But Matthew's story doesn't end here. The context of this passage continues into Chapter 10, where Matthew goes on to tell us that Jesus sends out the twelve disciples themselves.  And in a wonderful mixture of metaphors, all of sudden he says to them, "I am sending you out like sheep among wolves." So I wonder about you nine transitional deacons. Are you laborers? Are you shepherds?  Are you sheep?  And who are the wolves? Are they those who are outwardly hostile to religion? Are they the people you are called to serve? Are they the people who more and more are simply apathetic and disenfranchised by an institution that cannot keep up with a changing culture?


Here's what I think: all of those questions have some truth in the answers. You are called to be laborers when the context of your ministry puts you into those places where the work can be hard and discouraging and back-breaking, the way I felt when my ministry in the trailer seemed to be falling down around me. You are called to be shepherds when God's sheep are hurting, or scared, the way many of us may feel today after hearing about the tragic events yesterday in the Connecticut school. You are called to be shepherds when God’s sheep are running toward things that draw them from the love of God. And you are called to be sheep all the time, because at our core none of us are any different from the people we serve. And the wolves, man, the wolves could be anywhere. To be a priest you need to remember that all of these are part and parcel of your call; to become a priest you must see these roles and metaphors as possibilities for transformation – your own transformation and the transformation of the world.


When Jesus looked out at those crowds, I bet he knew that he would not be the one who would touch them, or listen to their stories, or celebrate their happiness with them. He knew that to reap the plentiful harvest he would need people like tax collectors and fishermen, or like some of you, teachers or naval officers or business managers, people ready to wade out into the plentiful harvest, putting one foot in front of the other, sometimes with a bounce in your step and sometimes with lead in your boots. So he sent out the twelve disciples, as he is sending you out. He sent them out to be laborers, but I bet he knew they would become something else. Maybe it wouldn't happen right away, but I bet Jesus knew that the ones he chose to send would be not only compassionate, but also become passionate about sharing his message; that they would be shepherds but also become leaders; that they were sheep, but would become clever and calm when they encountered wolves. And most of all that they would be his representatives, but they would also become his friends.


You enter ordained ministry at a time when people are exiting churches in droves. I could quote the statistics to you because I looked them up, but I'll not bore you with the numbers. The point is that the harvest is more plentiful even now, and there are more and more people who are indeed like sheep without a shepherd. If you drill down deep, most folks are looking for two things: community and meaning. Howard Shultz, the CEO of Starbucks, has made it his company's mission to become the "Third Place.” Home is the "First Place", work is the "Second Place," and Starbucks, the soccer field, the local pub and Facebook have supplanted the church as the place where people go to find community. And our culture tries to make so many things meaningful that everything is in danger of losing all its meaning.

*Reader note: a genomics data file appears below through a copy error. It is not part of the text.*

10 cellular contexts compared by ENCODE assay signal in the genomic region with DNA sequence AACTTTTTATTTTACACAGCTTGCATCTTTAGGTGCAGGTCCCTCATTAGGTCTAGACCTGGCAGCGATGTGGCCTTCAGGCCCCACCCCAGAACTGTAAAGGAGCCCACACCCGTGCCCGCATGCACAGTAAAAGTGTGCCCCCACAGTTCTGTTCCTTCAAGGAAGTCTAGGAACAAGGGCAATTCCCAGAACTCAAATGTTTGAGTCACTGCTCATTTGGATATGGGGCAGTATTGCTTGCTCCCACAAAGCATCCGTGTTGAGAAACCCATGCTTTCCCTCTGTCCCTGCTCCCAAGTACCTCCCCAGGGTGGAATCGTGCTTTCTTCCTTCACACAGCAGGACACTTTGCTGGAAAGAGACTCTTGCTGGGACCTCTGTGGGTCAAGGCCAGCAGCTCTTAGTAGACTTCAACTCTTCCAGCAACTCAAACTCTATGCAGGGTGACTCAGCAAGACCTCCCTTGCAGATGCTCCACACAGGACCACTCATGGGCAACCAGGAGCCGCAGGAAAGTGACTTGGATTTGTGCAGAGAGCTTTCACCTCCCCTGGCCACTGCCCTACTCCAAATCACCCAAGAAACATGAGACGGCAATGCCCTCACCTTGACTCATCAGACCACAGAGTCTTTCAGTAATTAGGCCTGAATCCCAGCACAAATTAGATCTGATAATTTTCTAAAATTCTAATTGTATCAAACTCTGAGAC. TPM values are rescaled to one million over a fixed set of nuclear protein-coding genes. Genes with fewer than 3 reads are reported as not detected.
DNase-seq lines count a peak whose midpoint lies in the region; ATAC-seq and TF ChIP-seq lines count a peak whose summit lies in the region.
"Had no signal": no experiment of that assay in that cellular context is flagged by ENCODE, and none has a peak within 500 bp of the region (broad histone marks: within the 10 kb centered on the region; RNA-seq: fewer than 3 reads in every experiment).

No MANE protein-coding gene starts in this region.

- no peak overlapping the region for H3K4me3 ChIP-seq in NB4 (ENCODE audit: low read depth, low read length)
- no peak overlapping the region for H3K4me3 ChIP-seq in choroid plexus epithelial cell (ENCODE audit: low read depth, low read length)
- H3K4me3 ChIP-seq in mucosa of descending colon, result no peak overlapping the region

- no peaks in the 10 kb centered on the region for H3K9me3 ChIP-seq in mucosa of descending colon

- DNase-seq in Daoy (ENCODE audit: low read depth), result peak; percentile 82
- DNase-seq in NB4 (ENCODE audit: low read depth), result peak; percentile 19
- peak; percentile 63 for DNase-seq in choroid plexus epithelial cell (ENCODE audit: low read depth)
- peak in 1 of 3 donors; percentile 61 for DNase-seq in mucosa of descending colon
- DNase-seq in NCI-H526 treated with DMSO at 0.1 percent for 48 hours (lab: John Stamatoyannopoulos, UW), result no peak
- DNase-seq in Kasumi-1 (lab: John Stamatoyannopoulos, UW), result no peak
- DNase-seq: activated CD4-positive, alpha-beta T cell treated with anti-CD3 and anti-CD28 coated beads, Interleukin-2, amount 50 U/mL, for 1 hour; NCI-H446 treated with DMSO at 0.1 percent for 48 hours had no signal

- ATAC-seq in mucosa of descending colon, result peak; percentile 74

At this point I need to confess that I am a hopeless Alabama football fan. I admit it, and that’s just the way it is. On August 25 of this year the New York Times reported the story of another hopeless Alabama fan, a 69-year-old woman who went to the annual “Fan Day” just before the season started, and discreetly spread her recently deceased husband’s cremated ashes on the edge of the football field. Now that may not be surprising to you – we hear about people all over the place doing quirky things like that all the time. But what was absolutely stunning to me was how many people I talked to and listened to on the radio who said that it was the most meaningful thing they had ever heard of. Really? Really? Jesus Christ is crucified, risen from the dead, and changes lives everyday, and that’s the most meaningful thing you’ve ever heard of? The harvest is plentiful.


Jo, Laura, David, Megan, Rob, Cayce, Amy, Leslie and Andrew: please stand. 

Each of you are called, like every child of God, to be the authentic person God has made you to be. And today God continues the Holy Spirit's work, as you come here to be a priest. As you step out into God's abundant fields, remember that whether you work in darkness or light, with lambs or with wolves, whether the wind blows lightly at your back or you encounter relentless storms, you become more of a priest because Christ goes with you on the way. You become more of a priest as you encounter Christ himself in the people whom you serve. Who knows what God has in mind when we open our hands and say, "Here I am, send me?" I can tell you, nobody really knows. So I charge you today, as you prepare to go out into the harvest, authentically be who God made you to be and makes you today, and continue to allow yourselves to be transformed by the One who desires the transformation of the whole world.


Amen.